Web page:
The Basque soldier and nobleman Ignatius of Loyola (Azpeitia, Spain 1491 - Rome, Italy , July 31, 1556) was born as the youngest of thirteen children. At 16, Ignatius is sent to serve as a page to Juan Velazquez, treasurer of the kingdom of Castile. In this setting, Ignatius enjoys everything that living in a Royal Court had to offer: gambling, women and swordplay.

In May 1521, at the age of 30, Ignatius is an officer in the Spanish army sent out to defend the city of Pamplona against the French. The Spanish are horribly outnumbered, but Ignatius convinces his commander to fight on for the honor of Spain. During the battle, a cannonball severely injures one of his legs, and breaks the other leg. The French win the battle. Since they admire the courage of Ignatius, they decide not to imprison him, but to send him back to his castle to recuperate.

Ignatius' leg is set and broken again on purpose to allow for a better setting. A protruding knob of bone is sawn off to allow Ignatius to wear his boots (all without anesthesia of course). His legs would never completely heal.

During his recuperation, Ignatius begins reading about the life of Christ, and turns away from worldly life to take on a spiritual life. This is a long and hard struggle for Ignatius, who was trained as a soldier, but lacking the proper education to live as a priest. In March 1522, he leaves the castle on a pilgrimage to Jerusalem via Barcelona. Still lacking the understanding of Christian principles, Ignatius almost killes a travelling companion, who offends him by claiming that the Virgin Mary was not a virgin in her life after Christ was born.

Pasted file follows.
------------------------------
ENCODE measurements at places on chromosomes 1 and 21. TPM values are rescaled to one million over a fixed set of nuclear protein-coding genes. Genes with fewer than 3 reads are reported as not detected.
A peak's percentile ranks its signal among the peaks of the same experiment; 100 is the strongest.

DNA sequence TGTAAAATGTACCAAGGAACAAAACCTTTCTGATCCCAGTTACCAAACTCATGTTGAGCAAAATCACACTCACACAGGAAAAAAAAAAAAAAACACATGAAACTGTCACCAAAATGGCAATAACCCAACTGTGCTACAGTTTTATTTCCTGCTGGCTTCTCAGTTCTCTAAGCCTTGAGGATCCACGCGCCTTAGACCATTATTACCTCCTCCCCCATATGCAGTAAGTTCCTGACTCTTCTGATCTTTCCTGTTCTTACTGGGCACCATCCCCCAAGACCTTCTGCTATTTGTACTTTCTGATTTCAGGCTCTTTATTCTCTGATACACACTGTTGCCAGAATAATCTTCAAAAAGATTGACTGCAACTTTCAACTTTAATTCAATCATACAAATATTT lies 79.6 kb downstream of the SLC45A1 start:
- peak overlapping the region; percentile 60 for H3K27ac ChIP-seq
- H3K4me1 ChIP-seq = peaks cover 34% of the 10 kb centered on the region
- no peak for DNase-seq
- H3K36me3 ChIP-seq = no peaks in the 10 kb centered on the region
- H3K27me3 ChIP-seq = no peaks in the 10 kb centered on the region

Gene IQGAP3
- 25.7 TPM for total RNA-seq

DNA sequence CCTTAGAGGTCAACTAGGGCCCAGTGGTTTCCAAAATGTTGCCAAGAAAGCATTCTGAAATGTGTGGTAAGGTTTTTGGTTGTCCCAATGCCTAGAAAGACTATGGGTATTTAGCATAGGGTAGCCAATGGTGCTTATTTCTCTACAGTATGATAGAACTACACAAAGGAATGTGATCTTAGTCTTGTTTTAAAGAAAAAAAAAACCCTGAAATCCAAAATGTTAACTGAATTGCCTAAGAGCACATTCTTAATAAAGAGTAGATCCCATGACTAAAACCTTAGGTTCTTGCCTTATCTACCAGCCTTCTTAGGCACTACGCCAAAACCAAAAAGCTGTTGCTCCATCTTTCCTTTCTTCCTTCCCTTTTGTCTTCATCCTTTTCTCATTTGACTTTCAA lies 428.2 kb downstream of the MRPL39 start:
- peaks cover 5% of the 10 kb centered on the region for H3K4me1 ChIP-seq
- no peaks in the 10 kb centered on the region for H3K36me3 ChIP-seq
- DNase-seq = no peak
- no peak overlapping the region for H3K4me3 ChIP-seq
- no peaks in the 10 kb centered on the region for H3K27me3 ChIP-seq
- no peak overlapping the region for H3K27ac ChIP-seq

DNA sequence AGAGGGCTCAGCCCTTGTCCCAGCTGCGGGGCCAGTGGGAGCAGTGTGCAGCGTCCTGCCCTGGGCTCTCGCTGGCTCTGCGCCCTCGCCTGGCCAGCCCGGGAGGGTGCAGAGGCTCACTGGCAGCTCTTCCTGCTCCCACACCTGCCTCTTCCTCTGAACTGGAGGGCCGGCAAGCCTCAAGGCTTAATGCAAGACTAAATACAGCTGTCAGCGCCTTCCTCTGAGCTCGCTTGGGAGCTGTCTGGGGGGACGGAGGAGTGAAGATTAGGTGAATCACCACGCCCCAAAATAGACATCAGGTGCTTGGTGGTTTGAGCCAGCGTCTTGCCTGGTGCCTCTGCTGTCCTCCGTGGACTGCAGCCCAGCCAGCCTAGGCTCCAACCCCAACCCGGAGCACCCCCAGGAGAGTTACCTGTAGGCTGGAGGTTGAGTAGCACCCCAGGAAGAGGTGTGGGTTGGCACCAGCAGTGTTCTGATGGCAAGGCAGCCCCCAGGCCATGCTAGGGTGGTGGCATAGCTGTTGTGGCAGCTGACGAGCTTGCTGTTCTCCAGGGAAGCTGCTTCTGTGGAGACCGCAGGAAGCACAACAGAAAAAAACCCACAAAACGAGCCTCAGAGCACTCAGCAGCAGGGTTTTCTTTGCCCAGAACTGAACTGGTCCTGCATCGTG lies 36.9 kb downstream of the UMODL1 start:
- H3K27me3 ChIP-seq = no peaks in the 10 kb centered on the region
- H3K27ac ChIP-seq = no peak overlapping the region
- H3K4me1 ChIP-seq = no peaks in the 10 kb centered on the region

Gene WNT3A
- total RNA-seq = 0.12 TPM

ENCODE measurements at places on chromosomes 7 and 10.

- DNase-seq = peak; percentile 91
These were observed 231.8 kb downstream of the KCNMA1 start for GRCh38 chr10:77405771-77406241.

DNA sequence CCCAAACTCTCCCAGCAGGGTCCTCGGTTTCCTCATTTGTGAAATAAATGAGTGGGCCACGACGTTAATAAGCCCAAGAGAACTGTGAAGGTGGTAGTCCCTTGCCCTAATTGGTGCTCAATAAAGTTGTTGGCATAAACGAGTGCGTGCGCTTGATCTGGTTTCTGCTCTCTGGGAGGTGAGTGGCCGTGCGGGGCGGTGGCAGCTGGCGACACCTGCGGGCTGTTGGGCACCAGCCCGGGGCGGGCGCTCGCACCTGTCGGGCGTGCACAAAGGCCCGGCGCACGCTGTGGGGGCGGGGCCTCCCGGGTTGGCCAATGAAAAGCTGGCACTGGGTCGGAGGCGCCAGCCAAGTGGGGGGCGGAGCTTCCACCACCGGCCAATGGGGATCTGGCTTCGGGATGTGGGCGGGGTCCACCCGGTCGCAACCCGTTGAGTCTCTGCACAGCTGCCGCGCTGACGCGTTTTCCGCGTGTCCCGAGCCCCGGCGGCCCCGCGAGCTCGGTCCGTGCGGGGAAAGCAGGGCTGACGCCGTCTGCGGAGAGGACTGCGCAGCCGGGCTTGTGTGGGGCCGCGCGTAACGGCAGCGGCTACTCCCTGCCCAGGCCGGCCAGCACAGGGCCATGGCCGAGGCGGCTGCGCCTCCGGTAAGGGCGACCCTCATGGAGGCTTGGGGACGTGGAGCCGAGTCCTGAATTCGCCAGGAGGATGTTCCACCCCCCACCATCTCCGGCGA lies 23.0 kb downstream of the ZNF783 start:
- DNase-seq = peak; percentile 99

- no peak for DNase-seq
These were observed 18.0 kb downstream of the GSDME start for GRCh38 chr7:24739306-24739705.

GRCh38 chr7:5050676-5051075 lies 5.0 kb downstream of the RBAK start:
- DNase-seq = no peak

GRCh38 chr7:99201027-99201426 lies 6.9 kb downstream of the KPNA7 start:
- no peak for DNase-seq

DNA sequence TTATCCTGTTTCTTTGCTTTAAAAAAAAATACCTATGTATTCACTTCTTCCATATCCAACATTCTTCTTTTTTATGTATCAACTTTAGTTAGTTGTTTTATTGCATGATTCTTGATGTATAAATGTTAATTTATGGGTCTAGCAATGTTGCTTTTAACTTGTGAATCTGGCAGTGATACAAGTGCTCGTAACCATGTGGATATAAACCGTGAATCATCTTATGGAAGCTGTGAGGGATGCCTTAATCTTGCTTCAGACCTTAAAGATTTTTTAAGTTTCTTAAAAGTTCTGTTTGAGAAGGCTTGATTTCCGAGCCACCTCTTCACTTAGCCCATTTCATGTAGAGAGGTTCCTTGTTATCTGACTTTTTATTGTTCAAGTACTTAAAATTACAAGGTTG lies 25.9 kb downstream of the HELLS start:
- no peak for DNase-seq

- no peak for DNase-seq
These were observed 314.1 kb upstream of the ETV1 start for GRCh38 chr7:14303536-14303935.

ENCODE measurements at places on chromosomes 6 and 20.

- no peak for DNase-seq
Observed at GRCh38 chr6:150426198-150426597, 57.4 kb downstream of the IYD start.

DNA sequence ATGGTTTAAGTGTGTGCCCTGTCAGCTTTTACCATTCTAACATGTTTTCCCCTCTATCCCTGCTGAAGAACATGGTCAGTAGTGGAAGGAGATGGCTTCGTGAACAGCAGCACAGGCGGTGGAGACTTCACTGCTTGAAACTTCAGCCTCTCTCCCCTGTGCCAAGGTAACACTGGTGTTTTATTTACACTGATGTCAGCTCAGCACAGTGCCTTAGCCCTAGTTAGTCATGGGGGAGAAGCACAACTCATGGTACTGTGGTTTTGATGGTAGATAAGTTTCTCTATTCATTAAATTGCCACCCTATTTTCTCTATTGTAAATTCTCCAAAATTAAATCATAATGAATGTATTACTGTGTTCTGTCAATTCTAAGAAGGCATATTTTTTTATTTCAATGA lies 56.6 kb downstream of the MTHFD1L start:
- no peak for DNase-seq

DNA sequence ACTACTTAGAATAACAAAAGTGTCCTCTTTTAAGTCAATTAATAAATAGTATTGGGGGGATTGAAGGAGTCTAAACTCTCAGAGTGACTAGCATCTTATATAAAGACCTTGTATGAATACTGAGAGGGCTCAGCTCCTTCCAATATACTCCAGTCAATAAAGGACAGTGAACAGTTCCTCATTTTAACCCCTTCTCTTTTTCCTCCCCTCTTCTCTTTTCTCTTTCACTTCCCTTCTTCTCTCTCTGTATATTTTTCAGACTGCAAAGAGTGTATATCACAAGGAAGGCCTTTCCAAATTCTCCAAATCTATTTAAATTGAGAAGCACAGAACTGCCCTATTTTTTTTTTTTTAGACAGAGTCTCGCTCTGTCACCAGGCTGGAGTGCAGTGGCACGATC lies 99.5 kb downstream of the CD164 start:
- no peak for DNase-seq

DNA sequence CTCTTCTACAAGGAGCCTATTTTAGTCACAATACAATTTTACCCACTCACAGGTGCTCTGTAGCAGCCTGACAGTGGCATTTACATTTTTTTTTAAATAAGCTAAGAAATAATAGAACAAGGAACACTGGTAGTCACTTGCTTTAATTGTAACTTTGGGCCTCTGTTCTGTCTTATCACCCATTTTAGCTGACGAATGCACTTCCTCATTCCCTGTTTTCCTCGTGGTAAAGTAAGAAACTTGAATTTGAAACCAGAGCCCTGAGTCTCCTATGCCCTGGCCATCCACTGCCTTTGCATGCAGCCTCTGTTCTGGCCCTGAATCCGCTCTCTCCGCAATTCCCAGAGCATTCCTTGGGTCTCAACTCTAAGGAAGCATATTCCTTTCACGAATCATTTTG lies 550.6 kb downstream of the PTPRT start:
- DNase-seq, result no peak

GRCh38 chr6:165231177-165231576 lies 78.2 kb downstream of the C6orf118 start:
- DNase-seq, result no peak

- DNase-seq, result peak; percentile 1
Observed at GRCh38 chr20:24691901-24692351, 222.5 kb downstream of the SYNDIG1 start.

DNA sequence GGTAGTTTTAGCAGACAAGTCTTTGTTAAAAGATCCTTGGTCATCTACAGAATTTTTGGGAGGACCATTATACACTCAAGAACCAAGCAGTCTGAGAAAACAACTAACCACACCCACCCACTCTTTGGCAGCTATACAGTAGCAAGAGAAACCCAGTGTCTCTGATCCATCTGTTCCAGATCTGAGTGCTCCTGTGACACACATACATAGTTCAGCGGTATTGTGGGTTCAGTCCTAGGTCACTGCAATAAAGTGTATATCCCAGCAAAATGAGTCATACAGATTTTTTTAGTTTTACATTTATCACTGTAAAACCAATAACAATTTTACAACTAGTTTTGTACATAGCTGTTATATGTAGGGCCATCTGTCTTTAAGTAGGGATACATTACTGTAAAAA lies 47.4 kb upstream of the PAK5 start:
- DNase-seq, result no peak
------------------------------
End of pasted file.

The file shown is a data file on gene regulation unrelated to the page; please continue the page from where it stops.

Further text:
On his way to Barcelona, Ignatius stops in Manresa, where he truly starts devoting his life to the church. He encountered a vision of God that changes his life for good, and develops his Spiritual Exercises. Ignatius also undertakes many extreme penances, trying to make up for his past life. From Barcelona, Ignatius moves on to Rome. In Rome, Pope Adrian VI tells Ignatius that he can not make a pilgrimage to Jerusalem, because it is too dangerous (the Turks are ruling Jerusalem).

Ignatius is now determined to study for the priesthood. The now 33 year old Ignatius returns to school in Barcelona, along with young children. After two years, he moves to the University of Alcala, but soon his zeal gets him into trouble with the Spanish Inquisition. He moves to the University of Salamanca where he encounters the same difficulties. To avoid further problems with the inquisition, Ignatius decides to move to Paris for further studies.

In Paris, he meets many important companions, Francis Xavier, Peter Faber and James Lainez. The latter two decide to join him on a trip to Rome to again request a pilgrimage to Jerusalem, but this remains an impossible quest. In 1539, Ignatius asks all his companions to join him in Rome, to place themselves at the disposal of the Holy Father, to travel wherever the church needs their duties. Approval of this new Order is given by Pope Paul III on September 27, 1540 and it becomes known as the Society of Jesus (Societatis Jesu). This will lead to the formation of many Jesuit schools and universities all around the world.

On July 31, Ignatius dies due to complications with his stomach (possibly caused by the many severe penances he endured.) Ignatius of Loyola is beatified on July 27, 1609, canonized by Pope Gregory XV on March 12, 1622 (together with St. Francis Xavier.)

Motto of the Society of Jesus:

Ad Majorem Dei Gloriam (To The Greater Glory of God)

The shield of Loyola:
The shield of the House of St. Ignatius of Loyola is divided vertically into two. The left side contains seven red bars on a gold background, symbolizing the House of Onaz, the paternal family of St. Ignatius. The right side contains two wolves around a kettle that is suspended by pothooks. This emblem symbolizes the name Loyola, which is a contraction of the Spanish words lobos (wolves) and olla (kettle); Lobos y Olla. The wolves and kettle symbolize the nobility of the family, and their generosity. After all the family and workers were fed, there would always be enough food left, even to feed the wild animals.

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